Note: You can always increase the amount of food dye to reach your desired color. If you love vibrant colors, use neon food coloring for bright, beautiful colors!

Let’s Test: Food Coloring Comparison

Now, let’s test out some of the most popular brands of food coloring! I may be a bit weird, because I love to test and compare. And I thought this might be helpful for you, so you can get your desired outcome without wasting a lot of time/money!

One of the big brands of food coloring available at most grocery stores is McCormick. I followed the exact instructions above using 1/2 cup of hot water, 10 drops of one color of food coloring, and 1 tsp of white vinegar in each jar.

McCormick Food Coloring

This batch soaked in the McCormick dye bath for 20 minutes.

And, this batch soaked for 5 minutes.

Watkins Food Coloring

Next up, let’s test a natural food coloring brand!

Watkins is a non-gmo food coloring set with “made with 100% Natural Vegetable Juices and Spices”. I followed the same directions here except add 12 drops per color (instead of 10) and let them soak a lot longer. The colors came out to be pretty, but very subtle.

This food coloring is not as saturated, so we’ll test again making a more concentrated batch.

Because the natural food coloring wasn’t as saturated, I wanted to try it again using more drops and more vinegar. So, this batch sat in the same formula but each with 25 drops of food coloring and 2 tablespoons of vinegar. They definitely came out with more color, but for some reason, the dye was quite splotchy — it’s kind of a neat look though! It looks like tie dye to me!

Four dyed Easter Eggs on a muslin cloth.

Food Coloring Egg Dye Results

The hard-boiled eggs that soaked in homemade easter egg dye made with regular food coloring definitely produced much more vibrant colors!

I’d have to say the DIY egg dye made with the McCormick food coloring created rich color than rivals or beats the dye tablets that come in store-bought kits.

Overall the eggs dyed using the with natural dyes in Watkins food coloring came out with much subtler color. But using the natural food coloring is still a fun way to dye eggs, especially if you’re avoiding synthetic dyes or if you prefer soft pastel colors over darker colors.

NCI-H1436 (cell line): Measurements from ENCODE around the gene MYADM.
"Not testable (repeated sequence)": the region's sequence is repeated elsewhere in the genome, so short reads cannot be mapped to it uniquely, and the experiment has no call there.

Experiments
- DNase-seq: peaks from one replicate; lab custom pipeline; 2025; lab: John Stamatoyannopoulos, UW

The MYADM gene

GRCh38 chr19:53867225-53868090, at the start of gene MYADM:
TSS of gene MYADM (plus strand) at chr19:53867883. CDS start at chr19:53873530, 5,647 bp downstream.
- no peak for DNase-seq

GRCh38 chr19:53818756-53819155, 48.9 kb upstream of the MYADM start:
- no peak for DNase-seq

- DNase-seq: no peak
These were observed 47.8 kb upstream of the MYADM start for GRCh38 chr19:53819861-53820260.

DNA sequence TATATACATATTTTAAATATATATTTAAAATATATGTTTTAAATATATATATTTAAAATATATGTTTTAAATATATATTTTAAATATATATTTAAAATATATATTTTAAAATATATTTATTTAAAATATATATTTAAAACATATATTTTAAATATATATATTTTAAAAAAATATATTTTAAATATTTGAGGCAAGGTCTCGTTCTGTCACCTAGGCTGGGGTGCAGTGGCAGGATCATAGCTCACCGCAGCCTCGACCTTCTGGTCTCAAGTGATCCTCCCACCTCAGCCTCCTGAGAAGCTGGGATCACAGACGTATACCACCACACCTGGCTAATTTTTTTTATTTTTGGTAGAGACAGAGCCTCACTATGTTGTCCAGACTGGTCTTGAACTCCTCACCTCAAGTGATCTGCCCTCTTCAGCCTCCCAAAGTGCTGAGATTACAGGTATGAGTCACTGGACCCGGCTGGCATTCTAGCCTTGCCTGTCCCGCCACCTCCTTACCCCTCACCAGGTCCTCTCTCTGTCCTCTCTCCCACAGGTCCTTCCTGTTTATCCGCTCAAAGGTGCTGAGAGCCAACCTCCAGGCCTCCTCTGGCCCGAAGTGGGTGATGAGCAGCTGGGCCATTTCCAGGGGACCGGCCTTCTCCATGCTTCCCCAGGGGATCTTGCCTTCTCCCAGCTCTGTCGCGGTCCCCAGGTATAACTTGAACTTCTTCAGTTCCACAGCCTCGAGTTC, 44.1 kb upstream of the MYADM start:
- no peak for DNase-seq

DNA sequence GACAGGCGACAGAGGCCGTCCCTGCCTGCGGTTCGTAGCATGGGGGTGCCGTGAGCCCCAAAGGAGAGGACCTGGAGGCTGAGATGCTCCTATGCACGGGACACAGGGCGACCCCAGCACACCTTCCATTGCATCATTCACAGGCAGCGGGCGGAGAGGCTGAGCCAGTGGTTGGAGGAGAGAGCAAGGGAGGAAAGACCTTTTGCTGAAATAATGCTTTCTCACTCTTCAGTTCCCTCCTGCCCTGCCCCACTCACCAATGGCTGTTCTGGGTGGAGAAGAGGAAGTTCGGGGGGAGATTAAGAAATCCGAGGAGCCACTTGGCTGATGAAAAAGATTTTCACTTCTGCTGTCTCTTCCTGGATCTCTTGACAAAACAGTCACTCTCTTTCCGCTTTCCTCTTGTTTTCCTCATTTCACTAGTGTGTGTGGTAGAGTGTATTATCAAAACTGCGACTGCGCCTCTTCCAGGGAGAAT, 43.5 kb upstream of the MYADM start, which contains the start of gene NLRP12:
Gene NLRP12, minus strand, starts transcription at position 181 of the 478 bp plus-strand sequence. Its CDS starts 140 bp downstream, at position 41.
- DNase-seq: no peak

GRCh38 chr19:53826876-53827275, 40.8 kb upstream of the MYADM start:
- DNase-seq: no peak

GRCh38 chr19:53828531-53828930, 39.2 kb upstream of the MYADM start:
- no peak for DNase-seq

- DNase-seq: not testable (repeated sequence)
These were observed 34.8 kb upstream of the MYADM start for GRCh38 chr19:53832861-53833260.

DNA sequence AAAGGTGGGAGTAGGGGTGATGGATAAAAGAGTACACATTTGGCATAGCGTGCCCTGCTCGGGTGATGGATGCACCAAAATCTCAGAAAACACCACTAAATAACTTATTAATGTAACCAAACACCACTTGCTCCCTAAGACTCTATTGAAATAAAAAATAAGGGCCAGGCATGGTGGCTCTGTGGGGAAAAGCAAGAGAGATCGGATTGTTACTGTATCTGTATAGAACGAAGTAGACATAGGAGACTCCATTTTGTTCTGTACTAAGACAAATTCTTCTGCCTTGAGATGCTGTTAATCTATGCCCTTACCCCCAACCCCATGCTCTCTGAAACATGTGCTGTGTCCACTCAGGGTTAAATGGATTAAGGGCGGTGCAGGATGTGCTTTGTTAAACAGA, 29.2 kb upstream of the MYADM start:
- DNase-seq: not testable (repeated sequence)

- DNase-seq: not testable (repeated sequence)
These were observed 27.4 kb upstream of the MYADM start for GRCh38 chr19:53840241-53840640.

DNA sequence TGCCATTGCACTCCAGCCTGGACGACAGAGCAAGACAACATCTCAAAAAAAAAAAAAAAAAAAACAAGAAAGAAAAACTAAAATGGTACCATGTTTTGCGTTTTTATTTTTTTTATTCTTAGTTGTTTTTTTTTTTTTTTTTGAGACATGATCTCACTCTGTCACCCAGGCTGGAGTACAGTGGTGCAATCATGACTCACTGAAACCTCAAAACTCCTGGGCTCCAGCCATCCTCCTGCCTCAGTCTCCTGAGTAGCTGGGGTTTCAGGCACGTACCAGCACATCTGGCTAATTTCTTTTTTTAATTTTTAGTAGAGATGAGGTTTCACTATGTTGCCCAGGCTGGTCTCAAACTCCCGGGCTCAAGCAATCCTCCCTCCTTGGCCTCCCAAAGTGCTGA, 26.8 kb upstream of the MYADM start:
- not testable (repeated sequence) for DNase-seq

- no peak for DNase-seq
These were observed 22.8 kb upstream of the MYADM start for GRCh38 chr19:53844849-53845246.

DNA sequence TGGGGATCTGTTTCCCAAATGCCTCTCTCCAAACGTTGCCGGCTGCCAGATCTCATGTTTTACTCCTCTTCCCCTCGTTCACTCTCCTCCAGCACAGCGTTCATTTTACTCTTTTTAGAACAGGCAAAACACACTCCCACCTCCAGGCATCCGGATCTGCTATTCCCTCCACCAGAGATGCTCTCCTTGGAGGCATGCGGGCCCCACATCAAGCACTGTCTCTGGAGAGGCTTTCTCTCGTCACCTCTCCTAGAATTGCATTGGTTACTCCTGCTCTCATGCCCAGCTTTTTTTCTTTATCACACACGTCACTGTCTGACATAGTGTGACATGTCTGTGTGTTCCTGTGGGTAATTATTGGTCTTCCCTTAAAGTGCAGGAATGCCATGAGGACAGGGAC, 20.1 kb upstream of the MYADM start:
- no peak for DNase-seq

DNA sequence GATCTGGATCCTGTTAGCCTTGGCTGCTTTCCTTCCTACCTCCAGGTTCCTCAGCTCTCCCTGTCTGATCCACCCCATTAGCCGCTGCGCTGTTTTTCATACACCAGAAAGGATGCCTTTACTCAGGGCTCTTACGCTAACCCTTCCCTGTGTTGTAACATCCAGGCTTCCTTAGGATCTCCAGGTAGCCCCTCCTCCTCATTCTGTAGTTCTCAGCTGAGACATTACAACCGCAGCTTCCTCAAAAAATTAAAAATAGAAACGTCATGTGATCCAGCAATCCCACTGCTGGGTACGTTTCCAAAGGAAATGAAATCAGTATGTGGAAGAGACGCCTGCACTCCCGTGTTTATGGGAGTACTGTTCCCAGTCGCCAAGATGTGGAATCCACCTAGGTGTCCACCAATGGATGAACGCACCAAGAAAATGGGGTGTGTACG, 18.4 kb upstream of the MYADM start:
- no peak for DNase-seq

More color options by Mixing Food Coloring

One of the pros to using food coloring is that you can create your own custom colors — you can mix and match the main colors to create all kinds of beautiful egg colors!

For this batch I used the exact same hot water, amount of vinegar, and total amount of food coloring drops, using 5 drops of one color and 5 of another.

Clockwise from the Pink egg: First egg: 5 drops Red & 5 drops of yellow created a very pretty pink egg. Second egg: 5 drops of Green with 5 drops of Blue made a beautiful soft blue. Third egg: 5 drops of yellow with 5 drops of green also made a beautiful color. Fourth egg: 5 drops of blue with 5 drops of red made a deep purplish color.

And lastly, for this batch, instead of measuring equal amounts of food coloring, I just poured the excess dye into the other to make my desired color. For example, I poured a bit of the red dye bath into the yellow to get this beautiful orange egg.

Here is a very quick video, demonstrating how to mix your food coloring to get every color of the rainbow!

(Eggs)xiting Creative Twists

If you want to get a little creative, here are some fun ideas for making a variety of unique Easter eggs!

Color Blocking

Follow the directions listed above, but instead of submerging the entire egg in the dye bath, dip just part of the egg. Hold it there for a few minutes to create a color block. Then dry your egg, and submerge in another color of the dye.

Rubber Band Eggs

This is a super, fun twist — Pun intended! With this technique, just apply rubber bands around your eggs making a fun design.

This can be prior to dyeing or after you’ve dyed them in one color.

Quick Tip: If you’re dying eggs with small children, they may need a little help getting those squirrely rubber bands to stay in place.

Then remove your egg from the dye & vinegar mixture, and allow the egg to dry.

Next, dip your egg into a second color for a few minutes. Then remove and dry your egg again. You’ll end up some very unique designs, and I know the kids will LOVE the process!

Marbled Eggs